Last week saw the publication of the report from the Commission on Race and Ethnic Disparities, sometimes dubbed the Sewell Report. It is an interesting and important piece of work from an impressive panel and offers detailed recommendations based on thorough research. It is proper that it should be scrutinised and debated. Yet the response from of its critics amounted to little more than abuse and wilful misrepresentation. BBC broadcasts announced that “racial equality campaigners” were greatly dismayed by the report – thus giving a sly implication that the report must be against racial equality. The consideration that the credentials of Tony Sewell and his fellow commissioners in fighting racism are rather stronger than those of their BBC critics, was overlooked.
One of those the BBC was keen to quote was Halima Begum, the chief executive of the Runnymede Trust. If the BBC wanted an emphatic and rapid condemnation, rather than something more nuanced or considered, then they could rely on the Runnymede Trust to produce the goods. But the BBC’s audience was presented with the message that the response was impartial and expert – rather than entirely predictable and contrived. A report in The Times offers rather more context:
“The director of a charity that called for the government to retract the Sewell race report has branded Boris Johnson an “entitled Bullingdon Club brat”.
“The Runnymede Trust, under Halima Begum, has been a strident critic of the government. It has joined legal action accusing it of cronyism for handing three key coronavirus-related jobs to politically connected figures.
“It has also attacked the report by Dr Tony Sewell on race relations, released last month. Critics of the long-established charity have questioned whether it has been “hijacked” by socialists.
“Begum, 45, a Labour Party member, has described the report as “entirely lacking in credibility”. The trust helped to co-ordinate a public letter this week calling for the government to “repudiate the commission’s findings immediately and withdraw its report”. The letter states that “signatures from politicians and political party representatives will not be accepted in this open letter to preserve its political neutrality”.
“Begum is open about her political leanings. She became chief executive of the trust last September after standing as a prospective parliamentary candidate for Labour in Poplar & Limehouse in the 2019 general election campaign. She failed to make the selection shortlist but campaigned for Labour.”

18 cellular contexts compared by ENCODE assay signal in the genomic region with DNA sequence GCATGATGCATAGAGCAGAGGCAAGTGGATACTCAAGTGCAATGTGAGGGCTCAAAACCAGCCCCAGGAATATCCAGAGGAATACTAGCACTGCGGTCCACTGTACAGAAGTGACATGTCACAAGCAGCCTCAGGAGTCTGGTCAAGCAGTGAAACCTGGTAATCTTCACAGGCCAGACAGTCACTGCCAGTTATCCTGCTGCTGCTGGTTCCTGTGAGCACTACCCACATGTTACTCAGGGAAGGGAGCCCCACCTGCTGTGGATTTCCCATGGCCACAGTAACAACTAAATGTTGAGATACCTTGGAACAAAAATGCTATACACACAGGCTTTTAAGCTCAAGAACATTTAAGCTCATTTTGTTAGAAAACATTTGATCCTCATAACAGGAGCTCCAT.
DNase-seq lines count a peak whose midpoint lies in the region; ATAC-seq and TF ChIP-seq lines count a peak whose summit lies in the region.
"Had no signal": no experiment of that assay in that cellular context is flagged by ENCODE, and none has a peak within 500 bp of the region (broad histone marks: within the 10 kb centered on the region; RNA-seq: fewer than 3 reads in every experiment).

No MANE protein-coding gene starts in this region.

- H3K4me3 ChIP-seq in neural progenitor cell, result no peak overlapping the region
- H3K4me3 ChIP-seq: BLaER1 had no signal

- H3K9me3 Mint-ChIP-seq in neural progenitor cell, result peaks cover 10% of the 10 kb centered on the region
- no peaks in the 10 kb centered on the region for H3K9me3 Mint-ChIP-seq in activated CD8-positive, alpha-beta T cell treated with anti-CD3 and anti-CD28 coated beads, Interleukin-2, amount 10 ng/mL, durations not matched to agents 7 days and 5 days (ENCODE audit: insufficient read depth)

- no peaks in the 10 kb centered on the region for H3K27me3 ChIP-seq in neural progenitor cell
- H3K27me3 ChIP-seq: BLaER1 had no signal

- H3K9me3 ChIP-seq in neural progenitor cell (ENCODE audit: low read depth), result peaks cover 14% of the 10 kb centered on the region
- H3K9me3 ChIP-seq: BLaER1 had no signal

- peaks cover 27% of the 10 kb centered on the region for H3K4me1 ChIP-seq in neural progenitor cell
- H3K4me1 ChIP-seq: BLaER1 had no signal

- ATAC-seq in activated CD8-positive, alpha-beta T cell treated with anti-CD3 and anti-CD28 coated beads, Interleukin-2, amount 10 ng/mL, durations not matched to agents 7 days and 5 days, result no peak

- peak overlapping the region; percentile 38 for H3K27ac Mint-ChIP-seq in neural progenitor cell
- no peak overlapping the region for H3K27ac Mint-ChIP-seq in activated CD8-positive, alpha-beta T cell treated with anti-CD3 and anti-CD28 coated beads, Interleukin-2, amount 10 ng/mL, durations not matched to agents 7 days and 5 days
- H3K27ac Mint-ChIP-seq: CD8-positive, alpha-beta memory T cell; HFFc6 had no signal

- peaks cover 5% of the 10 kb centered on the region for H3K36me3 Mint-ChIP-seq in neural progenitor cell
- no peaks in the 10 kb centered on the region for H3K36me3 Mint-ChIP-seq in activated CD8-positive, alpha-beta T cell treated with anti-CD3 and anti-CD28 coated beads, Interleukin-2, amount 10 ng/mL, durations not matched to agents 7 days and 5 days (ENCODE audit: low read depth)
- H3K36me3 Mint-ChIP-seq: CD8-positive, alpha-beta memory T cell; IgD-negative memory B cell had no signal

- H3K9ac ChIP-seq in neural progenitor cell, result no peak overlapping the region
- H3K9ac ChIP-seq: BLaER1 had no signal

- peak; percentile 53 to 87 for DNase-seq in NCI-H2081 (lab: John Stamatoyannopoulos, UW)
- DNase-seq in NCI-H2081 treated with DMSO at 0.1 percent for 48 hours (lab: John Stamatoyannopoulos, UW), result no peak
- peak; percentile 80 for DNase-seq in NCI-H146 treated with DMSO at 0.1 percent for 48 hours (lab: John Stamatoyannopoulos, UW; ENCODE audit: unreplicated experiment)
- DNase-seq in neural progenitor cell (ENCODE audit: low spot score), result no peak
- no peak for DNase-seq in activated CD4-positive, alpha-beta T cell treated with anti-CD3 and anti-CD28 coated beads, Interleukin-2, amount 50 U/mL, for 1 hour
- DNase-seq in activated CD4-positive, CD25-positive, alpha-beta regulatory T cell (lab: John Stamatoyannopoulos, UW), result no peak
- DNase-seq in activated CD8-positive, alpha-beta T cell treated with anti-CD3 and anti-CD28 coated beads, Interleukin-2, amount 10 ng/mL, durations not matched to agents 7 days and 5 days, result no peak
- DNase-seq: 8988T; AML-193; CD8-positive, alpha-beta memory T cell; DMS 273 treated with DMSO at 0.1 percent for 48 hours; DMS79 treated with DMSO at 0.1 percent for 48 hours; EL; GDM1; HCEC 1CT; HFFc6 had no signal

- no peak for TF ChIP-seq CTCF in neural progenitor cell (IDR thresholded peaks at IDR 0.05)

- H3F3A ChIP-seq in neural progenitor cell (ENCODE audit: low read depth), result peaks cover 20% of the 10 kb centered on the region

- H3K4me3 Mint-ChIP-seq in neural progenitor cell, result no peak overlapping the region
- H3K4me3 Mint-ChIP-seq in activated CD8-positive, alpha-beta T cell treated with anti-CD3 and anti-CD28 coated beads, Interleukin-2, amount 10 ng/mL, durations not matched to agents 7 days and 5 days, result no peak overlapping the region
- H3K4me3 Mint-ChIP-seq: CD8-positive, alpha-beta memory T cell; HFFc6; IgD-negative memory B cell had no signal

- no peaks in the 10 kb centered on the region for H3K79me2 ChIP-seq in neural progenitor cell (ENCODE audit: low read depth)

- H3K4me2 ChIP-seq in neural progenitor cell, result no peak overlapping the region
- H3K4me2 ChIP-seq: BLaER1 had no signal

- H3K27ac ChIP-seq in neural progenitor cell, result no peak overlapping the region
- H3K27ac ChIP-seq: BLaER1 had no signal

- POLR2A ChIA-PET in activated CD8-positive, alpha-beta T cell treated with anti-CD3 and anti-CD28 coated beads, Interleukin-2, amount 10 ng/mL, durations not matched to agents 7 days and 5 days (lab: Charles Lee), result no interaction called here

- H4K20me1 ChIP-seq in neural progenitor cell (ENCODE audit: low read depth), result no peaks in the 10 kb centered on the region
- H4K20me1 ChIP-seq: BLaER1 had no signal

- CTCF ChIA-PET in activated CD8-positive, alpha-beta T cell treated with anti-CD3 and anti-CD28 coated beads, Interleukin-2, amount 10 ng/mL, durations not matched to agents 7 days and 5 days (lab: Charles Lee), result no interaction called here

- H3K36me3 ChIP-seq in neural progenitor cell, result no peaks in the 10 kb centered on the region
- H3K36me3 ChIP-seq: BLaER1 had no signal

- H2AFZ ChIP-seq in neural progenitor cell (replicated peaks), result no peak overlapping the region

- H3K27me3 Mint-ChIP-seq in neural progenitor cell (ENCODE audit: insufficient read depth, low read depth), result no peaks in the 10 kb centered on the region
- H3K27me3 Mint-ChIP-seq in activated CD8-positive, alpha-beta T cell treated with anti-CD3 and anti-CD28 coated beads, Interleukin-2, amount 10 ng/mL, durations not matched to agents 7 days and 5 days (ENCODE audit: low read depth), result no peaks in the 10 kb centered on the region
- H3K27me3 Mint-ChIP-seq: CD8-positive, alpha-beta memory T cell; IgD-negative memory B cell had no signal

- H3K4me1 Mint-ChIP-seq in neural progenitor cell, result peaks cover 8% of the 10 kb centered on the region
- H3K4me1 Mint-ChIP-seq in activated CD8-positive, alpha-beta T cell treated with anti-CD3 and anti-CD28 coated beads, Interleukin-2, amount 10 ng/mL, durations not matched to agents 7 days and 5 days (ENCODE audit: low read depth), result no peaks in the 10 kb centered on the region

Begum has also attacked Priti Patel, the Home Secretary, as an “Islington-born millionaire one-percenter”. Other staff members on the Trust had previously worked for Labour MPs.
A leader in The Times says:
“The suspicion must be that the trust’s response was prepared in advance rather than on the evidence, and with a political subtext…
“In a further indication of its priorities, the trust joined a venture last year called the Good Law Project, which sought to sue the government over its appointment of three senior figures in its response to the pandemic, accusing it of nepotism. These appointees included Kate Bingham, who has achieved success in heading the government’s vaccine task force. The project itself has nothing to do with the trust’s stated objectives.”
The Runnymede Trust refutes claims of being partisan by stating that it is responsible for “holding” the All-Party Parliamentary Group on Race and Community. The Group does include the Conservative MPs Helen Grant and Sir Peter Bottomley and the Tory peer, Lord Sheikh. But its Chairman is the Labour MP Clive Lewis who sent a highly offensive tweet about the Sewell Report.
This saga should caution local authorities against given credence – and their Council Taxpayers money – to assorted lobby groups. The Runnymede Trust is by no means the worst offender. We also have Stonewall, an increasingly extremist outfit with its creepy demands to promote transgenderism in primary schools. Councils wishing to embrace virtue signalling via box-ticking find such associations tempting. What’s a few thousand pounds out of a budget running to hundreds of millions? In return, they can win an award or be recognised as “partners” or “champions” and display a logo with some mushy tautology about “valuing values” or “being positive about positivity.”
“Our Greenwich Race Equality Scorecard was commissioned by the borough,” says the Runnymede Trust. An earlier one was produced for Croydon Council. Some funding was provided for that from the Trust for London (which is supposed to assist the work of the Church of England.) But it was also carried out in “partnership” with Croydon BME Forum – which is funded by Croydon Council.
While council officials in Croydon spend time and money on such reports, they show less priority for repairs on their housing estates. The film below indicates the scale of the neglect. It so happens that the tenants interviewed are black. Evidence of institutional racism? Probably not. More likely Croydon Council treats all its tenants equally badly. A proud boast…